What Is Functional Requirement?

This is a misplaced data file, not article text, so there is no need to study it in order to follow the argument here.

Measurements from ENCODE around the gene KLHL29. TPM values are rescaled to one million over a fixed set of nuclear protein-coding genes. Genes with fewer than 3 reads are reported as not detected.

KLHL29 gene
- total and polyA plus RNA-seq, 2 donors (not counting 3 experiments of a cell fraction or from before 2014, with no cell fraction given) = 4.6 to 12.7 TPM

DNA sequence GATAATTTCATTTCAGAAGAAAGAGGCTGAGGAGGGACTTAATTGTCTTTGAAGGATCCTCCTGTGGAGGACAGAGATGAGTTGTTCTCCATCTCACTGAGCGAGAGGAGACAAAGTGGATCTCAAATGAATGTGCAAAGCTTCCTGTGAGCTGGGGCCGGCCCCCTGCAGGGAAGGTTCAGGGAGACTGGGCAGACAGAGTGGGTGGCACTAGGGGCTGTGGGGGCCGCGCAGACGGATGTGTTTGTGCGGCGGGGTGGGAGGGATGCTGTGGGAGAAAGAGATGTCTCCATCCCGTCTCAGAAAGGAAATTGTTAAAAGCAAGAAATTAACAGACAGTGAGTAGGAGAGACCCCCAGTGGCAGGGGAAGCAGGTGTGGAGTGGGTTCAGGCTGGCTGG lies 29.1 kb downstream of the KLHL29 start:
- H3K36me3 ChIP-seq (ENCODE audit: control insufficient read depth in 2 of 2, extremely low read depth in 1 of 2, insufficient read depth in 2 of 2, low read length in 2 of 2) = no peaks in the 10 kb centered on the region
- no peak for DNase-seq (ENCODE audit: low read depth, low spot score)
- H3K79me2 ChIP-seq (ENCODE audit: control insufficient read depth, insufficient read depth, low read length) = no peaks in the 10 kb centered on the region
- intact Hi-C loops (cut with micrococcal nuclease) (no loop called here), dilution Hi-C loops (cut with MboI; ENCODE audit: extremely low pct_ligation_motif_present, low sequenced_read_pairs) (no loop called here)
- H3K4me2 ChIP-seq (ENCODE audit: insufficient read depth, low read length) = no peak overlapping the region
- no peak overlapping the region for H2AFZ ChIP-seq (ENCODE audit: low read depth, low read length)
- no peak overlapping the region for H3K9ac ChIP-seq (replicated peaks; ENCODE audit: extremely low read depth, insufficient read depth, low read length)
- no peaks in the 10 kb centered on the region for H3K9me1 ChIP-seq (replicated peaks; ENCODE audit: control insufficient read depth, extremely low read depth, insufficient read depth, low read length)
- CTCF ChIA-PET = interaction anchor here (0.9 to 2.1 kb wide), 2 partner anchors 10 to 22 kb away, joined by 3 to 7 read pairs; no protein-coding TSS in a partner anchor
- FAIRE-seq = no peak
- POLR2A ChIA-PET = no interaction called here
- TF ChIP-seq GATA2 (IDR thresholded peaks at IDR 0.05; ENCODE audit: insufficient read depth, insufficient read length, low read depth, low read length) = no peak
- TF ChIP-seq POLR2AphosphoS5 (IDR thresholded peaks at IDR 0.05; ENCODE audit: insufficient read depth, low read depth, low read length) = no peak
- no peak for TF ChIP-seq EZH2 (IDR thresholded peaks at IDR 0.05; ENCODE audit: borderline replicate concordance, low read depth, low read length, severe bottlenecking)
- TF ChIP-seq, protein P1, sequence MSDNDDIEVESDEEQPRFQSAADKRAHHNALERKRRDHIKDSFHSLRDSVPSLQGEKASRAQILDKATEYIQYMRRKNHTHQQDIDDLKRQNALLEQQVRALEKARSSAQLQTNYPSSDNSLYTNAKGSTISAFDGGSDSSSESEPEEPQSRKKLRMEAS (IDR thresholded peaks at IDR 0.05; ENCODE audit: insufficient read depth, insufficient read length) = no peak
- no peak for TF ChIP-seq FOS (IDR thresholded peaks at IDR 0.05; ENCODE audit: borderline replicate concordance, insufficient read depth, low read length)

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Imagine you're building a robot. The functional requirements would be like a list of instructions you give the robot so that it knows what it should do. It's like telling the robot, "When you see a red ball, pick it up and put it in the blue box." That's a functional requirement - a clear statement of what the robot is expected to accomplish, but operational requirements aren't just for robots. They can apply to many things, like software applications or systems that process data. For example, if you're building a weather app, the functional requirements would be like a recipe that tells the app what to do with all that weather data. It's like saying, "When you get the temperature and humidity data, calculate the dew point and display it on the screen." That's another example of a functional requirement. Functional requirements can relate to both hardware and software. They're like the rules that govern how a system should behave. For instance, if you're building a self-driving car, the functional requirements would be like the instructions that tell the vehicle how to navigate, avoid obstacles, and follow traffic rules. It's like saying, "When you see a red light, stop the car. When you see a green light, go!" Those are functional requirements that define how the car should function. Functional requirements can also come in documents explaining how a system should behave in a particular environment. It's like giving the system a manual that tells it what it's supposed to do in different situations. For example, if you're building a system to manage inventory in a warehouse, the functional requirements could be like a guide that tells the system how to track items, update quantities, and generate reports. It's like saying, "When you receive a new shipment, update the inventory database. When an item is out of stock, send an alert to the warehouse manager." These are all examples of functional requirements that guide the system's behavior. Now, here's the fun part. Functional requirements are like the "what" of a system, while system design is like the "how." It's like figuring out how to solve a problem using creativity and technical skills. Functional requirements give you a goal, and system design is your way of achieving that goal. It's like saying, "Okay, we need to build a robot that can pick up red balls and put them in blue boxes. How are we going to do that? Let's design a robotic arm with sensors and actuators that can do the job!" That's system design - creating creative solutions to meet functional requirements. So, functional requirements are like the instructions you give to a system, telling it what it's supposed to do. They can be in the form of documents describing the system's expected behavior and relate to hardware, software, or both. And system design is like the creative process of figuring out how to achieve those functional requirements. It's like solving a puzzle and developing a plan to make things work. That's the beauty of applicable requirements and system design - they work hand-in-hand to create unique systems that can do incredible things!


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